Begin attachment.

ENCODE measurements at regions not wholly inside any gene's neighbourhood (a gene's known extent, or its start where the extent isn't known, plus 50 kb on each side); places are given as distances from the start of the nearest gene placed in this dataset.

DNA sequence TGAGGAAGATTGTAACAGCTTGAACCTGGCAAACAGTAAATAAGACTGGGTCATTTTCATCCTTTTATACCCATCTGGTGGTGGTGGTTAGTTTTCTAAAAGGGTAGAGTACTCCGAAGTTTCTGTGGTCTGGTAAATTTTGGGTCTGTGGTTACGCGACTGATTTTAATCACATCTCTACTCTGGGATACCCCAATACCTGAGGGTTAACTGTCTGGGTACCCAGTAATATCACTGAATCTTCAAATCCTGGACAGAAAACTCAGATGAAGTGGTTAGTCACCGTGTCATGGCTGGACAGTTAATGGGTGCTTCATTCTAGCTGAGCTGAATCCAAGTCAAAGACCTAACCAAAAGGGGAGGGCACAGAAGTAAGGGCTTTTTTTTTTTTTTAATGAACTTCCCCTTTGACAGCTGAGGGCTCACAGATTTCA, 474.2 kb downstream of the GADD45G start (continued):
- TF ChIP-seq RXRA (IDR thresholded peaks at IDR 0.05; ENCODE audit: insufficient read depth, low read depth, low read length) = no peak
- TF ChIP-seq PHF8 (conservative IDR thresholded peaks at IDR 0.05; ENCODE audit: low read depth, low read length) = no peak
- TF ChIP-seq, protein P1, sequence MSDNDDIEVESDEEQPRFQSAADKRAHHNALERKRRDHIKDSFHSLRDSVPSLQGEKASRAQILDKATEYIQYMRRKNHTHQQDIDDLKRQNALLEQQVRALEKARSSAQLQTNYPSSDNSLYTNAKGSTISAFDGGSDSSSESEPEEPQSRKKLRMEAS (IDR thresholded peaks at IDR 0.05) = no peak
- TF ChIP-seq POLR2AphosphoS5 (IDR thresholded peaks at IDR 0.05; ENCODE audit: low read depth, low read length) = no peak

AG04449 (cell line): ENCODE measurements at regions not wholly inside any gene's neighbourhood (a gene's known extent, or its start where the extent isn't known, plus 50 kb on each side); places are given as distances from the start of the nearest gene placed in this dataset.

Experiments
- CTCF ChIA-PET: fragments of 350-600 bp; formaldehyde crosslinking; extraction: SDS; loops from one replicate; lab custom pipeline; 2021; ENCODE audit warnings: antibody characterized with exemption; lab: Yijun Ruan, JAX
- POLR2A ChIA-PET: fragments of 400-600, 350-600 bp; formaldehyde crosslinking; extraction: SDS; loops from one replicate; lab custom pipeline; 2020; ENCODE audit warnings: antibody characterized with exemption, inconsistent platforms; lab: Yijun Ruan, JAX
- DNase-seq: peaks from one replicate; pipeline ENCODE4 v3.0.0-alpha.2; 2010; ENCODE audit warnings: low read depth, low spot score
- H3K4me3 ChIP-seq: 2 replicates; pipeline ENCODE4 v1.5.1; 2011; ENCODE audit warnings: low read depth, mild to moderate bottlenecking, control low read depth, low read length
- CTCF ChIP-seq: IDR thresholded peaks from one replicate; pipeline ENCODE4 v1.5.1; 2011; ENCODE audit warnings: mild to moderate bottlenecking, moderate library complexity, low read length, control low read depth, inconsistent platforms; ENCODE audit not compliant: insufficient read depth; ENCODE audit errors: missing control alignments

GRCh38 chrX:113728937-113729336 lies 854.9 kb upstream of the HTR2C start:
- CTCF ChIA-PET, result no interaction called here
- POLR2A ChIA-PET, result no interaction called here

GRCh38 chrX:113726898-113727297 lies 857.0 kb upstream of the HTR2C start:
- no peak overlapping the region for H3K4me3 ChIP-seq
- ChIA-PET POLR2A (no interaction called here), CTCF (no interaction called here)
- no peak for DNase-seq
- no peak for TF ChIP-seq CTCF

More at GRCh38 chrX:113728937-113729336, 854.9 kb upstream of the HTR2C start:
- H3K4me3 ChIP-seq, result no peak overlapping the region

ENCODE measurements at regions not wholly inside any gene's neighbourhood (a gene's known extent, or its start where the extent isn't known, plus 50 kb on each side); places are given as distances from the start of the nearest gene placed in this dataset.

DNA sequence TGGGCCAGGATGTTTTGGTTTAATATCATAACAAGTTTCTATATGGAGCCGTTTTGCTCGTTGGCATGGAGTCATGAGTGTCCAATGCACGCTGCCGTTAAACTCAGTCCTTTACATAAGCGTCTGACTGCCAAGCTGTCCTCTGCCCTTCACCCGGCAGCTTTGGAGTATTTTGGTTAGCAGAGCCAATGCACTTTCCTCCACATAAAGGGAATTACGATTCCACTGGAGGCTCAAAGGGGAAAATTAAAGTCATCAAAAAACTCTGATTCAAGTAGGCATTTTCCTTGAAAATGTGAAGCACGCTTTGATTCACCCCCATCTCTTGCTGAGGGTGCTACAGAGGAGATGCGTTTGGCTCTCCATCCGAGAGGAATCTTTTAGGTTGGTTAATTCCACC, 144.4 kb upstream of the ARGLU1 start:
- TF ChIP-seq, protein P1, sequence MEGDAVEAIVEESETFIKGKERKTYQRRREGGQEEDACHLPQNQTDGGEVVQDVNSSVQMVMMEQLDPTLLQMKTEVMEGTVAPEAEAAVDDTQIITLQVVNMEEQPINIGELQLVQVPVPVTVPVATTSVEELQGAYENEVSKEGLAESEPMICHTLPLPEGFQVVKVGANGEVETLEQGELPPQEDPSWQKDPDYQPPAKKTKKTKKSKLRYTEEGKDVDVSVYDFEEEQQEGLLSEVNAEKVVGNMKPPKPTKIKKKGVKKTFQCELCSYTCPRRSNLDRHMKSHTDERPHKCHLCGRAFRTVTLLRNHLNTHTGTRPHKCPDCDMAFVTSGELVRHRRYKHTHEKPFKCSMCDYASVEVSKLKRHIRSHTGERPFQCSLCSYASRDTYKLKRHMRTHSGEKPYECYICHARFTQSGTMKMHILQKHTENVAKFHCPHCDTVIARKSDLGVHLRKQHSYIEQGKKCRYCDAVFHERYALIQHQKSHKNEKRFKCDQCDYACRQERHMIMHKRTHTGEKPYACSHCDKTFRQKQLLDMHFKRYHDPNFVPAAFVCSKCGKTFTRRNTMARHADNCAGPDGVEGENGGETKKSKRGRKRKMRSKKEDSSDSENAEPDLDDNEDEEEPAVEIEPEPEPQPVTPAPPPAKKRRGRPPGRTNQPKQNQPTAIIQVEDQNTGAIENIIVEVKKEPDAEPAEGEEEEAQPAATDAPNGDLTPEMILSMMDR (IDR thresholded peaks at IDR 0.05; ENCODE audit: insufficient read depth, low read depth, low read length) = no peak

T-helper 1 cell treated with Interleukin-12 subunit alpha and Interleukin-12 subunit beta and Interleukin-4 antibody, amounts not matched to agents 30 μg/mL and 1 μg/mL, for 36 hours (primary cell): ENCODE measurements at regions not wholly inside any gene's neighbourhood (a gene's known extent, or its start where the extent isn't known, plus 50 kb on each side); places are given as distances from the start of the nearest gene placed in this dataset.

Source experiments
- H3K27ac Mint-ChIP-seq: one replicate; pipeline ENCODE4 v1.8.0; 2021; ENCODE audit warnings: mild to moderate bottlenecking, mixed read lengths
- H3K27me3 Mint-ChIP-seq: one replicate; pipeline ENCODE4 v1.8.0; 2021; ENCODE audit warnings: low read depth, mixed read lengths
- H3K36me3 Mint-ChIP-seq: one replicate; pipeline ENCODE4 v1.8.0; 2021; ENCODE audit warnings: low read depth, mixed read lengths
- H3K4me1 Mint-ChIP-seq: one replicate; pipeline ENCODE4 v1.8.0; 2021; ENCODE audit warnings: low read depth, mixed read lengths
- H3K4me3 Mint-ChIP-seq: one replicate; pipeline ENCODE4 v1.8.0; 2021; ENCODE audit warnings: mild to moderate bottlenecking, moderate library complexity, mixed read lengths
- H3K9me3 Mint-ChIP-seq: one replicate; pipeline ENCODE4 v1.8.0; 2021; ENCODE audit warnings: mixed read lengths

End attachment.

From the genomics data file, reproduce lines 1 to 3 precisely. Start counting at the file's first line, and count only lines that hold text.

ENCODE measurements at regions not wholly inside any gene's neighbourhood (a gene's known extent, or its start where the extent isn't known, plus 50 kb on each side); places are given as distances from the start of the nearest gene placed in this dataset.

DNA sequence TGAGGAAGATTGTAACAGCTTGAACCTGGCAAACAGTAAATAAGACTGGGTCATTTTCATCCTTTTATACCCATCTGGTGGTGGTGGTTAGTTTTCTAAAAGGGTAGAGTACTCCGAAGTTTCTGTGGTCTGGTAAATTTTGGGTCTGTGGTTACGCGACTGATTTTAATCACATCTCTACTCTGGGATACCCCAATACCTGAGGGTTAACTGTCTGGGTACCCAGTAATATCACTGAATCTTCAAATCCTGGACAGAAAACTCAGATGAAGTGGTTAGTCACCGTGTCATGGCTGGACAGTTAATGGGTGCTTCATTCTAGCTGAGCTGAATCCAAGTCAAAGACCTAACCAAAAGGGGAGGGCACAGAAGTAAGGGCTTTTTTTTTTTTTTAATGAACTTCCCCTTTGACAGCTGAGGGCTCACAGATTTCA, 474.2 kb downstream of the GADD45G start (continued):
- TF ChIP-seq RXRA (IDR thresholded peaks at IDR 0.05; ENCODE audit: insufficient read depth, low read depth, low read length) = no peak